This hypothetical example assumes an annual 8% rate of return and does not take into account income taxes or investment fees and expenses. This example is for illustrative purposes only and does not represent the performance of any specific investment. An investor’s actual return is not likely to be consistent from year to year, and there is no guarantee that a specific rate of return will be achieved.
2. Educate women about the power of investing.
Security about any topic is rooted in confidence and knowledge. Educating your female clients about investment basics can help drive more confident decisions and more positive long-term outcomes. From the basics of compounding to the nuts and bolts of researching options and understanding the pros and cons of different asset classes, make it your job to help every client understand what she is buying—and why.
3. Dive into the details of asset allocation.
Asset allocation is by far the largest determinant of a portfolio’s success—even more important than the individual securities selected and timing of an investment. This is critical information for your client to understand as she pursues her financial goals.
4. Discuss how her investment strategy needs to evolve over time.
Part of every client’s financial education should be to understand how financial needs and goals change with each stage of life stage. Because a shorter investment time horizon creates greater vulnerability to market volatility, she needs to understand the impact of shifting a portion of her investment portfolio to more income-oriented investments as she moves closer to retirement. This Life Stages Guide can help you paint a clear picture of how allocation strategies need to evolve to fit her changing needs.
5. Be sure she’s covering all the financial bases.
Smart investing is vital, but missteps in other areas of financial planning can thwart even the best investment plan. Offer every client a basic planning checklist that includes these three important steps:
- Focus on the big picture. Organize your important financial papers and schedule an annual review of your investment strategy with your advisor. Regularly monitor your net worth—including your assets (all investments and savings) and liabilities (mortgage, credit cards, and other debts) to be sure you’re always moving toward your end goal of a secure retirement.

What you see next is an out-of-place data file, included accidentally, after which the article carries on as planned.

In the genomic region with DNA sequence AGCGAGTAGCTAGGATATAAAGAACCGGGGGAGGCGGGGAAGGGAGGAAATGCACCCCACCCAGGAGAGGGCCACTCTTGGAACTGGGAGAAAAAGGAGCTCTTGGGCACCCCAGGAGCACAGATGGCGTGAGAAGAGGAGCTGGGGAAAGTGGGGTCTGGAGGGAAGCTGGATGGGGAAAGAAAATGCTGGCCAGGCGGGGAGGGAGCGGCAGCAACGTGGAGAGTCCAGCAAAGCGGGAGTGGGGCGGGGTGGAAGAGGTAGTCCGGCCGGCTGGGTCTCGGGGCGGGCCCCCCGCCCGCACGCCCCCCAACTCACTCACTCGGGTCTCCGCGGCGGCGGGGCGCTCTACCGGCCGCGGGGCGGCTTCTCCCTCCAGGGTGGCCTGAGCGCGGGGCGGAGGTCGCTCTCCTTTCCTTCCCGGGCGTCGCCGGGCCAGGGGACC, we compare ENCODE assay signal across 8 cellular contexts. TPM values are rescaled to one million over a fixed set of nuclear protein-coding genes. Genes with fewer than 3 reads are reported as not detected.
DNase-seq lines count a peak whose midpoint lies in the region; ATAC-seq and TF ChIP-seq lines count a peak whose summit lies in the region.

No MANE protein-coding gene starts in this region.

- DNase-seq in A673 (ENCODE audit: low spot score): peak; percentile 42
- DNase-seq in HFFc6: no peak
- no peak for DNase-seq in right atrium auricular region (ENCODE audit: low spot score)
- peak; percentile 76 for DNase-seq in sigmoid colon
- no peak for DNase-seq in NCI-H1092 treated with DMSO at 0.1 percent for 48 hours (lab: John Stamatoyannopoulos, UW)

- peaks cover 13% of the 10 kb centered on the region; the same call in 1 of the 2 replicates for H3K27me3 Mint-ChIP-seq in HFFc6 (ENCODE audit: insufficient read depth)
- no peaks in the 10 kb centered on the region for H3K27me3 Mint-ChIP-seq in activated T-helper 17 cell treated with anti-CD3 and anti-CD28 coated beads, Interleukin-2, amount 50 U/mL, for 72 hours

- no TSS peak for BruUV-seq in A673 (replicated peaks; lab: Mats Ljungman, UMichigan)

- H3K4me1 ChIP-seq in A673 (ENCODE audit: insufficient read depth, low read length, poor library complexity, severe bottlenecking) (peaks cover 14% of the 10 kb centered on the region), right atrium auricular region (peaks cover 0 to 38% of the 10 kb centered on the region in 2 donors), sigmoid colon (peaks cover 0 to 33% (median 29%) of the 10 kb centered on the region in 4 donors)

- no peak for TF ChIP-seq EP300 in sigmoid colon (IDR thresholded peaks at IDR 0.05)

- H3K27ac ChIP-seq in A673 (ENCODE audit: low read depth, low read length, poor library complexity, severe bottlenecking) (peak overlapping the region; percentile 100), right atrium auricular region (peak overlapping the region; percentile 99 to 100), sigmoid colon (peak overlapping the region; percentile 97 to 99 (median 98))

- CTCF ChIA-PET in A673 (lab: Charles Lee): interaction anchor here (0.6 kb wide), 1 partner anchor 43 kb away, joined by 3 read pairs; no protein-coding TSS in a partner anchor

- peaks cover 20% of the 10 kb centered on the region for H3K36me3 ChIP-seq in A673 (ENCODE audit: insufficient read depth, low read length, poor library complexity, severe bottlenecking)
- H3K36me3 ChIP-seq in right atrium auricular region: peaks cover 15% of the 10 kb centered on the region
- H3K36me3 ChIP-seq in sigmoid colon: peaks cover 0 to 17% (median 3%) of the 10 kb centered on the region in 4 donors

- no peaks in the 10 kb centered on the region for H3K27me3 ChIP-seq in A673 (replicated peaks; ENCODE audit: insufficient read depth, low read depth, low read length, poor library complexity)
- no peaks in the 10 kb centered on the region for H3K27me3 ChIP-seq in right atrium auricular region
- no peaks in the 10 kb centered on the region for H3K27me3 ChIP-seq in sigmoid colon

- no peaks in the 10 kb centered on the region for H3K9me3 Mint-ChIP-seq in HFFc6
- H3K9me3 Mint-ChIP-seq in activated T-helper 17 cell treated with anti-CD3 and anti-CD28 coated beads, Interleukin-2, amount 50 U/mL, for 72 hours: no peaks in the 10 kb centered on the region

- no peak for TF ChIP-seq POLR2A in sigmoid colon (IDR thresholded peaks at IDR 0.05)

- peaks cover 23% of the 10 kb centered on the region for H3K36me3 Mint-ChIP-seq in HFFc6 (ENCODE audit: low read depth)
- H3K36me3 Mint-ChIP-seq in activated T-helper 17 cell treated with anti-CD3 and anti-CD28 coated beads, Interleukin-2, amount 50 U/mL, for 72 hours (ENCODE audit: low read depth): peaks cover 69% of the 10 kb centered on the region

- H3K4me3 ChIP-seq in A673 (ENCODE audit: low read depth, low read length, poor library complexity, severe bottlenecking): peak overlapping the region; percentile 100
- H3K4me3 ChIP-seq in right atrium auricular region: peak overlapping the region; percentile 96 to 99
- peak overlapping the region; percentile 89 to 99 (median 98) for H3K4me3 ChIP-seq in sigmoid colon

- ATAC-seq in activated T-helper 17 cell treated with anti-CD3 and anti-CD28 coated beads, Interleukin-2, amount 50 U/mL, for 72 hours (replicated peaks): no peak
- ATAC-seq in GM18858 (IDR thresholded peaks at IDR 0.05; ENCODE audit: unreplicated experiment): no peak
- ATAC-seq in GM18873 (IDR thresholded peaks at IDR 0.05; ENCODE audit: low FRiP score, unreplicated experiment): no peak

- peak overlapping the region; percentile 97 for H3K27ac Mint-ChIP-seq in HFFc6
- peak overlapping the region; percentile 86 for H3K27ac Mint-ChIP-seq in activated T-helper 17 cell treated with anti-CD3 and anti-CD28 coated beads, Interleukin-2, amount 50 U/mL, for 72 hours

- Pay down any outstanding debt. Debt reduces your net worth, threatens your financial security today, and reduces your ability to invest for the future. Do whatever you can to minimize debt, and build an emergency fund to help pay for any unexpected expenses.
- Make estate planning a priority. Once a year, review your will and your beneficiary designations for every account to be sure they continue to reflect your wishes. If you have children under 18, work with your advisor or estate planner to establish a trust and select a trustee to ensure your assets are managed for the benefit of your children.
As a trusted advisor, make it your mission to provide your female clients with the education and guidance they need to become savvy investors and make the smart, educated financial decisions. By doing so, you can help every woman you work with not only enhance her financial security, but also gain the confidence to take greater control of every aspect of her financial life.
Click here to learn more about IndexIQ.
 Survey conducted by Regions Financial Corp. in partnership with Vanderbilt University, 2015.
 The Simple Dollar, “Guide to Financial Independence for Women,” 2014.
Disclosure: The information and opinions herein are for general information use only. The opinions reflect those of the writers but not necessarily those of New York Life Investment Management LLC (NYLIM). NYLIM does not guarantee their accuracy or completeness, nor does New York Life Investment Management LLC assume any liability for any loss that may result from the reliance by any person upon any such information or opinions. Such information and opinions are subject to change without notice and are not intended as an offer or solicitation with respect to the purchase or sale of any security or as personalized investment advice.